Proteus plays key role in Al Gurdon design for Birmingham 2022 Commonwealth Games
Acclaimed designer turns to Proteus Maximus™, Proteus Excalibur™ and new Proteus Rayzor Blade™ for entertaining, impactful Opening and Closing Ceremonies
Some 72 nations and territories came together July 28 – August 8 in Alexander Stadium in Birmingham, England, for the 2022 Commonwealth Games. Lighting the Opening and Closing Ceremonies of the quadrennial multi-sport event was Al Gurdon of Incandescent Design who used over 300 Elation Professional IP65 Proteus luminaires to light the festivities.
The Opening Ceremony was a visually spectacular and at times emotional show that featured dance groups, dream sequences, cultural parables, humor and even a 10-meter tall mechanical bull. A cast of thousands traced Birmingham’s history through themes of unity, diversity and resilience with the evening capped by a medley of hits by local heroes Duran Duran. The Closing, just as impactful, focused on the region’s unique musical heritage with performances by UB40, Jorja Smith and Dexys Midnight Runners, among others, including a surprise appearance by veteran rocker Ozzy Osbourne.
Some 72 nations and territories came together July 28 – August 8 in Alexander Stadium in Birmingham, England, for the 2022 Commonwealth Games.
Lighting a high-profile, outdoor event
Needless to say, there was plenty to light in the form of sets, scenery and artists, both for the live crowd of 30,000 and the estimated global broadcast audience of more than a billion. Gurdon, however, is a veteran of high-profile sporting event ceremonies, having designed lighting for the 2014 Sochi Olympics and served as Director of Photography on the 2012 London Olympics. He has also lit several Super Bowl Halftime shows and knows what type of lighting is required for a show of this caliber. “It’s an open-air show without a roof, with equipment in place for several weeks, so waterproof fixtures are important, and so is reliability,” he said.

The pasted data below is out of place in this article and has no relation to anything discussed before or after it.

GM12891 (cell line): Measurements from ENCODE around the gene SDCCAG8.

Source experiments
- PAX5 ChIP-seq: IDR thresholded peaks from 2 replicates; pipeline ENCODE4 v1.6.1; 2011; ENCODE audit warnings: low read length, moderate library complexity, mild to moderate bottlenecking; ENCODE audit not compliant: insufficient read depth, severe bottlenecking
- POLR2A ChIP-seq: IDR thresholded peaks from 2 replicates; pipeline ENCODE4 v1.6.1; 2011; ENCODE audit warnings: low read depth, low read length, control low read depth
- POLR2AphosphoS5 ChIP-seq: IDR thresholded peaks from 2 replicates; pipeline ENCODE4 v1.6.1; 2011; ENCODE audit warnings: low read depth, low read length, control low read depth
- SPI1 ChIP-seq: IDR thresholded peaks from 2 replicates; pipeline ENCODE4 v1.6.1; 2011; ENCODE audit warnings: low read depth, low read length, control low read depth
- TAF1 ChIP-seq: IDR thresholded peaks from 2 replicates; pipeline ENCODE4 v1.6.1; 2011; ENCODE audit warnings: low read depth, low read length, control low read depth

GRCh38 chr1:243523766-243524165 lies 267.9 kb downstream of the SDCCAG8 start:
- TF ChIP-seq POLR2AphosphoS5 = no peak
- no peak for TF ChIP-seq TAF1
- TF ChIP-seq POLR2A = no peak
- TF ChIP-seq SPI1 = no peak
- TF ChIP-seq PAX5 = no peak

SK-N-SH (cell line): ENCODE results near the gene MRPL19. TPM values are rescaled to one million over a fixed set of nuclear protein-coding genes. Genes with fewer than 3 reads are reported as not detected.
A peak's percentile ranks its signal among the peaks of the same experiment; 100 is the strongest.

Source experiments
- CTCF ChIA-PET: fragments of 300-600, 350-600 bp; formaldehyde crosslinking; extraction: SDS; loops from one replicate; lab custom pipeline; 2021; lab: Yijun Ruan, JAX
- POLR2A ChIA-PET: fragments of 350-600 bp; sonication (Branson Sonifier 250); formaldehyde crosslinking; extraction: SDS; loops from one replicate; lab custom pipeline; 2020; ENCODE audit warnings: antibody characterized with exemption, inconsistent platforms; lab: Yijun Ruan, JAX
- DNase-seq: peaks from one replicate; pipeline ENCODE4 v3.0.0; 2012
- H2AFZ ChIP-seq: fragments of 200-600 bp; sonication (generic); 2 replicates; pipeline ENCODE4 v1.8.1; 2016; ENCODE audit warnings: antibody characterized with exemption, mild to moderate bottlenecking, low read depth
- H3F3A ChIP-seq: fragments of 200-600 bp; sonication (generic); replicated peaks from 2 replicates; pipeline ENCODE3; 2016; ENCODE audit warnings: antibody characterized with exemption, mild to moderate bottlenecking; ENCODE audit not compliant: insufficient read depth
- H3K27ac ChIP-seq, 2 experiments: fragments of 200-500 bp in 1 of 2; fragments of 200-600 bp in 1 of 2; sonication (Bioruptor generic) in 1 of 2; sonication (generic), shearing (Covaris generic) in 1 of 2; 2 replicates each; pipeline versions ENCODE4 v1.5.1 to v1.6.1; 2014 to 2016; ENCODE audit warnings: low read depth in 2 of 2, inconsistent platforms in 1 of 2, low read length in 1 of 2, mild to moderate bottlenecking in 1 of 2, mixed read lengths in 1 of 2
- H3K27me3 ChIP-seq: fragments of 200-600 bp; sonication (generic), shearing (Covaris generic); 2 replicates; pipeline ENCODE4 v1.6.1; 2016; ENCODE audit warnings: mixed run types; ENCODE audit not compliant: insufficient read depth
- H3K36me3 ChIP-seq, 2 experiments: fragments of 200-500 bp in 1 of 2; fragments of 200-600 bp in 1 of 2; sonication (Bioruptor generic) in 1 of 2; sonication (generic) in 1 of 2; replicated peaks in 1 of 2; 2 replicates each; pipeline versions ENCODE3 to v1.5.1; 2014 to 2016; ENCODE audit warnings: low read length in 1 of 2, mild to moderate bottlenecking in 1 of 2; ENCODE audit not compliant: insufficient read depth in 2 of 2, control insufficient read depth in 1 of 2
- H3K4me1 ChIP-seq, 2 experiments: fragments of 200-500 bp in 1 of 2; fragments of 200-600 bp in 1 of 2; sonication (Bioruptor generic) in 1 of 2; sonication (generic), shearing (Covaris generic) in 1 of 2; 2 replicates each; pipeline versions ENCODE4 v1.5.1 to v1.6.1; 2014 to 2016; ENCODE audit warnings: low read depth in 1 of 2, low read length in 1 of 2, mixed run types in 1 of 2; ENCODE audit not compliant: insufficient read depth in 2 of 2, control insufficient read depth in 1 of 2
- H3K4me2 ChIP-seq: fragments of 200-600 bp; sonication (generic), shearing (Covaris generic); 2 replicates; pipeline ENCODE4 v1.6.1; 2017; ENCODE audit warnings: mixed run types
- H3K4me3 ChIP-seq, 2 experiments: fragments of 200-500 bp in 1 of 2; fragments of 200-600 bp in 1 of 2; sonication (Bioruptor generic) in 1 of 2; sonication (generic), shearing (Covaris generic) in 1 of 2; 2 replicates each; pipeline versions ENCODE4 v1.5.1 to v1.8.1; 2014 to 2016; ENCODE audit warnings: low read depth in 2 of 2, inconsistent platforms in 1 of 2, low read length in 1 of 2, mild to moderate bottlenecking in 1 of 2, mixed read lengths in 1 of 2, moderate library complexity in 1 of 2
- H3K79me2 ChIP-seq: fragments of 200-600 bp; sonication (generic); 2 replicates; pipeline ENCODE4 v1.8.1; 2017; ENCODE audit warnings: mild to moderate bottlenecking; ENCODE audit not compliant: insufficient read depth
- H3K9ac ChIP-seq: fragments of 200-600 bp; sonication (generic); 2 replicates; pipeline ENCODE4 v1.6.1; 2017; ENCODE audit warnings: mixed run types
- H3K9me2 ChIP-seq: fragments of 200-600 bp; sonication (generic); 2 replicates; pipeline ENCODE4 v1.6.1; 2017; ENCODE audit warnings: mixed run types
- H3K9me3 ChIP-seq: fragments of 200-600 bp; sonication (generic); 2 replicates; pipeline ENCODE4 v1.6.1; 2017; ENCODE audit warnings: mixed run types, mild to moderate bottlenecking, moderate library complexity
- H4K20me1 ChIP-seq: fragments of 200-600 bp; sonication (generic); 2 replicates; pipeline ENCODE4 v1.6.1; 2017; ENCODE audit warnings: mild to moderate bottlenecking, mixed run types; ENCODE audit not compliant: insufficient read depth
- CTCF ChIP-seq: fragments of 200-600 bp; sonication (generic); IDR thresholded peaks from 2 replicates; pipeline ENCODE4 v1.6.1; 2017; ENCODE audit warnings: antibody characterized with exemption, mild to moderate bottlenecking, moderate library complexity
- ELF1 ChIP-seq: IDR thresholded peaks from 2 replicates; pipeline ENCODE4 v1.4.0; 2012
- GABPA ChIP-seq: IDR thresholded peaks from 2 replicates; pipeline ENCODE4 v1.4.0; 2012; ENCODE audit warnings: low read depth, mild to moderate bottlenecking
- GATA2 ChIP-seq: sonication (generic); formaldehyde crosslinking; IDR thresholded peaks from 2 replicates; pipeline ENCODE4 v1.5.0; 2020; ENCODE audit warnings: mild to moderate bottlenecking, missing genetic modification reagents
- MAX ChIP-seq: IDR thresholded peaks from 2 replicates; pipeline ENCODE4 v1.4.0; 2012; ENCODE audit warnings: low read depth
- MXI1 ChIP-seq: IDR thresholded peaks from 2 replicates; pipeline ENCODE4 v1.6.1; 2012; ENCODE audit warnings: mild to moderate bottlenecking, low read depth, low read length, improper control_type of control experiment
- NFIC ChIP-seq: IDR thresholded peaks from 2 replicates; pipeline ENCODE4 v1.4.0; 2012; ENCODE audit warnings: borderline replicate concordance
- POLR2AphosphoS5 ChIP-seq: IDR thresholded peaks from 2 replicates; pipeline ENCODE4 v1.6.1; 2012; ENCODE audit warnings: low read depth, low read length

The designer looked to Elation’s market-leading IP65 Proteus line, using 212 Proteus Maximus™, 54 Proteus Excalibur™ and 54 Proteus Rayzor Blade™ luminaires. Incandescent Design provided the front of house team while PRG provided equipment and lighting crew, headed by Crew Chief Tim Probert. “Rich Gorrod at PRG was my design associate in the planning stages,” Gurdon says, “and put together and led a great team, as always, in the stadium.”
The designer looked to Elation’s market-leading IP65 Proteus line, using 212 Proteus Maximus™, 54 Proteus Excalibur™ and 54 Proteus Rayzor Blade™ luminaires.
Proteus Rayzor Blade debut
The Maximus and Excalibur fixtures have featured on many large projects but the Commonwealth Games marked the debut of the Proteus Rayzor Blade, a tiltable linear LED light that functions as a wash, strobe or FX light. “To be honest, the Proteus Rayzor Blades were our only option because we needed a tiltable waterproof batten and, as far as I am aware, there aren’t yet any alternatives,” Gurdon said of the RGBW fixtures, adding that they are also extremely bright. “I also wanted something with a decent zoom range because some of the action would be quite close, so they needed to go wide.”